I am amazed at the power of words. Before language people roamed the earth barely surviving. Written language created communities, culture, technology, and our way of life today. As teachers we have a high calling to use words to make human lives better and to educate our students to do the same.
Our words are the most powerful weapon on Earth. Each one of us has experienced moments when someone has used their words to attack us or put us down. When someone has screamed, “I hate you!” or pointed out an attribute of ourselves that we are uncomfortable with, this acid can cause lifelong wounds. In our classrooms teachers have to deal daily with the students who use their words to cut their peers down, or to cause trouble. Often these negative words come from fear or a desire to put someone lower in order to elevate the attackers self esteem.
We have all felt the positive power of words. When someone we look up to pays us a compliment. Words like, “I love you,” “It’s a baby girl,” “Summer Break,” all have the power to lift our spirit. In our classrooms the teacher becomes the main barometer of encouragement. We have to model compliments, praise, and encouragement even when we have little to give. In our classes students need to be given opportunities to praise their peers and to expand their language to more accurately convey their thoughts. i.e. “Your so ghetto” “Your so phat”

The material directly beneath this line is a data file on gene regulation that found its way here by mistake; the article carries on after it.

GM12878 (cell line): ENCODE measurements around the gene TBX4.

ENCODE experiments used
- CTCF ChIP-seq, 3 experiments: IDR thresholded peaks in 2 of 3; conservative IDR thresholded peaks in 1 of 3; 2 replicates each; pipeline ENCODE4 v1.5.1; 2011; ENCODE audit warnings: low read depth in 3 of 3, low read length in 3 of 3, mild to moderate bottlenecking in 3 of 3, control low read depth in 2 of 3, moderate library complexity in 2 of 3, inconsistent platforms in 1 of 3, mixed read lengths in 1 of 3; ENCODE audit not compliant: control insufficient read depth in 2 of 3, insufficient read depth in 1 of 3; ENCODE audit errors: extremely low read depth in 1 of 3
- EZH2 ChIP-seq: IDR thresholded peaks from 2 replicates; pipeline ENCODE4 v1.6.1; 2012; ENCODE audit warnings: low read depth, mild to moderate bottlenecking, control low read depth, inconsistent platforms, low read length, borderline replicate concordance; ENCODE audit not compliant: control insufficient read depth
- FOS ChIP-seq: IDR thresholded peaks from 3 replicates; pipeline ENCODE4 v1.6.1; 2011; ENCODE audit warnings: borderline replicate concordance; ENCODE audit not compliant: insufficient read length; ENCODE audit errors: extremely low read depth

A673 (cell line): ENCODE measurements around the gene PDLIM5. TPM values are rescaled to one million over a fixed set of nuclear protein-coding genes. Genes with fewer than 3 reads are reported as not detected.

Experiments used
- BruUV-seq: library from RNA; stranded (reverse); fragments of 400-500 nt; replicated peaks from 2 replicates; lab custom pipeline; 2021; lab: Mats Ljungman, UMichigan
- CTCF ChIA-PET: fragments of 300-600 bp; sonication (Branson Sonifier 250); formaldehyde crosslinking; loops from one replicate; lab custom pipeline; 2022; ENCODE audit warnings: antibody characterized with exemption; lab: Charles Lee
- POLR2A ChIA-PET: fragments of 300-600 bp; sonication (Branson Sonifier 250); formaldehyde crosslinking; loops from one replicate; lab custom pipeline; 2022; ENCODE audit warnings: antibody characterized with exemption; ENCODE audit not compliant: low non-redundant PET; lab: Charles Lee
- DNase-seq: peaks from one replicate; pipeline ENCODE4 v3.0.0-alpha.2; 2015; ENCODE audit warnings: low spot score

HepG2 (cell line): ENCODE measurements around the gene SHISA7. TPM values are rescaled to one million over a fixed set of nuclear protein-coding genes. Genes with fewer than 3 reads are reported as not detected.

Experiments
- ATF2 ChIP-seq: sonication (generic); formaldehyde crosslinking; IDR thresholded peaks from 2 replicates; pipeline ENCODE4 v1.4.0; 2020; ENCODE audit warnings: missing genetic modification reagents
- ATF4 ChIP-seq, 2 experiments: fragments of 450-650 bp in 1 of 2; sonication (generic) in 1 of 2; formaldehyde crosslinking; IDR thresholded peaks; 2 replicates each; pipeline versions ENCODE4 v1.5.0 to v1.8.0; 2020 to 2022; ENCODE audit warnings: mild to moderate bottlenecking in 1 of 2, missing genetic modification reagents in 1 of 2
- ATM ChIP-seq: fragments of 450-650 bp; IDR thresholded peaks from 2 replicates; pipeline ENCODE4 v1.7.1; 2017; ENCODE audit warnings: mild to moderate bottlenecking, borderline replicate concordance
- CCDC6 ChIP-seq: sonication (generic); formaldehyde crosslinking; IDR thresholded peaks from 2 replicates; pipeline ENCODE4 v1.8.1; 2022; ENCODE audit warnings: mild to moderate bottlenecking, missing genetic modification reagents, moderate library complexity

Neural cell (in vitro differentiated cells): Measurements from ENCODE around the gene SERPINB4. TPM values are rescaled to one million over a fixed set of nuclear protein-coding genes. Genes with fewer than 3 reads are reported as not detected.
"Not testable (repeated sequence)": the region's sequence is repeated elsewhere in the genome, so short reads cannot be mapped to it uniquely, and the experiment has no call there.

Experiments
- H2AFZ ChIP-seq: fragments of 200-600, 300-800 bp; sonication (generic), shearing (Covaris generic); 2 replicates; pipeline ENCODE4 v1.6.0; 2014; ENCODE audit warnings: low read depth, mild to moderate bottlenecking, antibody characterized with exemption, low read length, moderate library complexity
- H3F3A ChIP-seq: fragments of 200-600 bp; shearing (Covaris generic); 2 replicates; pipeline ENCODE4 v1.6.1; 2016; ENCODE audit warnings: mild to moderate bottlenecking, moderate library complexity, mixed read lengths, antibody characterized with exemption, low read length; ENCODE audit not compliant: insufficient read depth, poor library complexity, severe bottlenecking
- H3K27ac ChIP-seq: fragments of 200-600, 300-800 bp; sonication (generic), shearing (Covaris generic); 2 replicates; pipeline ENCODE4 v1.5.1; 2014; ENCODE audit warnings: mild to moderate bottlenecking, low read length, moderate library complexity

In my classroom when we finish a project I have my students fill out a compliment sticky. On this small piece of paper students are encouraged to write something specific that they liked about their classmates presentation. At the conclusion of the presentation I give the students an opportunity to hand out their compliments like students would a valentine. Most students want to immediately read their praise and the encouragement that that they receive makes their face shine. At the end of the year when we clean the pounds of garbage out of each desk that has mysteriously accumulated, students often find these compliment notes tucked away safely in the back of their desk. I’m always impressed by those children who have hung on to their compliments. For some, I’m sure, it is the only positive comments that they get to hear.
In my life I have had many failures using words in ways that I regret, but I also know that even today I am going to have opportunities to encourage. Through a conscience effort we can use our words to create positive homes and classrooms. It all begins with a few small words.
(What is your favorite way to celebrate your student’s accomplishments in your classroom?)